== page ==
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Review: The Revenant

As beautiful as it is brutal, The Revenant is one of the more uncompromising and utterly exhausting films we have seen in a while. It is not one for the faint hearted, the squeamish or the easily distracted. With ruthless opening fight scene that doesn’t cut once, the hand is played. The Revenant will have you in awe visually and drained physically and emotionally, with one of the best movie experiences of the year.

Leo goes in in this film. You could criticise Leonardo DiCaprio at times for maybe playing the Oscar game too much, not playing it well enough though it would seem. And while this feels like more of the same from Leo, choosing this 19TH century piece from the guy who just won a Best Picture, there is no doubting Leo’s commitment to a role. There is absolutely ferocious commitment to a part that sees him not speak for a large portion instead becoming adept at a vocabulary of grunts. Aside from DiCaprio, Hardy is pure evil, and does it very well. Domhnall Gleeson and Will Poulter make up the rest of the cast that you really care about and find themselves on opposing sides of the chase.

The story is simple. A classic revenge tale of father going after his son’s killer. But the story in a way plays second fiddle to just about everything else, with the absolutely gorgeous cinematography and performances that give 200% taking the lead role here. There are criticisms that can be flung The Revenants way: story nothing special, Leo on his I need dis Oscar vibe, Tom Hardy’s ridiculous accent. But none of these really matter.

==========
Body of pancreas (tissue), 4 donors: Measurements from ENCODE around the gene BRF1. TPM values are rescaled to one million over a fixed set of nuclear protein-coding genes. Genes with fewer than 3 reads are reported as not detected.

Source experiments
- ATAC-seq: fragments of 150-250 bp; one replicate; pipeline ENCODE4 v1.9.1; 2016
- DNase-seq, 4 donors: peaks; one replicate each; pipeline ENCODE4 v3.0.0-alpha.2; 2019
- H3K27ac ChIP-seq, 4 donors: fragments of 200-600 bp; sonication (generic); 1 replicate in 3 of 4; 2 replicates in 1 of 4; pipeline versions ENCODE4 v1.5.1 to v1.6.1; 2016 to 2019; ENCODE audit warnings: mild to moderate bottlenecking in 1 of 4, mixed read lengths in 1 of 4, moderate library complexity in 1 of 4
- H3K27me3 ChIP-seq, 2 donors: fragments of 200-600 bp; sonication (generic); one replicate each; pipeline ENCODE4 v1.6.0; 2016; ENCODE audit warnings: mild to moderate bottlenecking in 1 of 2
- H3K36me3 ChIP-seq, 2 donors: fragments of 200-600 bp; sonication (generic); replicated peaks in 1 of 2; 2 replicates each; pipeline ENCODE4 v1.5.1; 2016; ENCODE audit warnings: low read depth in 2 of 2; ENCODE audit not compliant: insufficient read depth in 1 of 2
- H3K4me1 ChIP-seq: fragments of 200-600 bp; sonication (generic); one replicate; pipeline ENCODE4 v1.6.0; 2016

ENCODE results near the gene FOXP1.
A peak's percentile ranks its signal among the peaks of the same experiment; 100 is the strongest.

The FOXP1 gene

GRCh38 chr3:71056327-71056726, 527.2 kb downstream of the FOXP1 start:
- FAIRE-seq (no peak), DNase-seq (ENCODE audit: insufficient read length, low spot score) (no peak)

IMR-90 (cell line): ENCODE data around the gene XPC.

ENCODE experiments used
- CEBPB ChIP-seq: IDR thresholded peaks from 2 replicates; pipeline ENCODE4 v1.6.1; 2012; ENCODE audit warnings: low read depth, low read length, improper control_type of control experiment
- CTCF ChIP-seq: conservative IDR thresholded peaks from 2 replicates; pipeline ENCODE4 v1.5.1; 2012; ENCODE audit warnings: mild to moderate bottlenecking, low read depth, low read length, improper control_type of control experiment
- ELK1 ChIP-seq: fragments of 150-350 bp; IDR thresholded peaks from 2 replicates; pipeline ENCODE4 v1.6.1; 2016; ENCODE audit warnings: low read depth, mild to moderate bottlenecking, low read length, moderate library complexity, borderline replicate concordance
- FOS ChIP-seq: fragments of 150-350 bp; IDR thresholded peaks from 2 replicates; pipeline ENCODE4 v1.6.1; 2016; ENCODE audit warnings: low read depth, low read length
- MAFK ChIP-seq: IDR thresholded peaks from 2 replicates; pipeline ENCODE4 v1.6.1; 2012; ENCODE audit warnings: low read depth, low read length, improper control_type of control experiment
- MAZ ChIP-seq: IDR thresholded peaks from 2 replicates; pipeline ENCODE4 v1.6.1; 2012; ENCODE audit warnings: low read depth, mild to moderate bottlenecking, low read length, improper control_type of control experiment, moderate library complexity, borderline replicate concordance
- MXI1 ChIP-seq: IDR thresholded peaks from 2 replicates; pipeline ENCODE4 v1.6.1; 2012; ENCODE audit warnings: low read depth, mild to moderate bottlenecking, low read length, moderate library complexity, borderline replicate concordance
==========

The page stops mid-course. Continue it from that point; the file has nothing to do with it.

None of these really matter mainly due to the absolutely gorgeous direction of Alejandro Gonzalez Innaritu and stunning cinematography from his Birdman counterpart Emmanuel Lubezki. Every shot in the film has purpose. Whether it is to calm you down after a rise in tension, mainly through straight cuts that seem harsh at times but are for the most part on point. The film is a beautiful piece of cinema regardless of what the story does or doesn’t do and you would expect nothing less from Innaritu.

As described above, The Revenant is pure cinematic brutality. Everything from the visual spectacular to the sound mixing, that makes every hit strike with intensity, delivers an experience that left everyone staring at the screen as the credits rolled wondering, “What the fuck just happened”. It’s not easy, by any stretch of the imagination. But if you can make it through this very worthwhile experience you’ll be, well, most likely just as dumbfounded as I was.

Review: The Revenant
January 6, 2016
One of the more draining yet completely satisfying film experiences of the year.
8.5 Overall Score

One of the more draining yet completely satisfying film experiences of the year.

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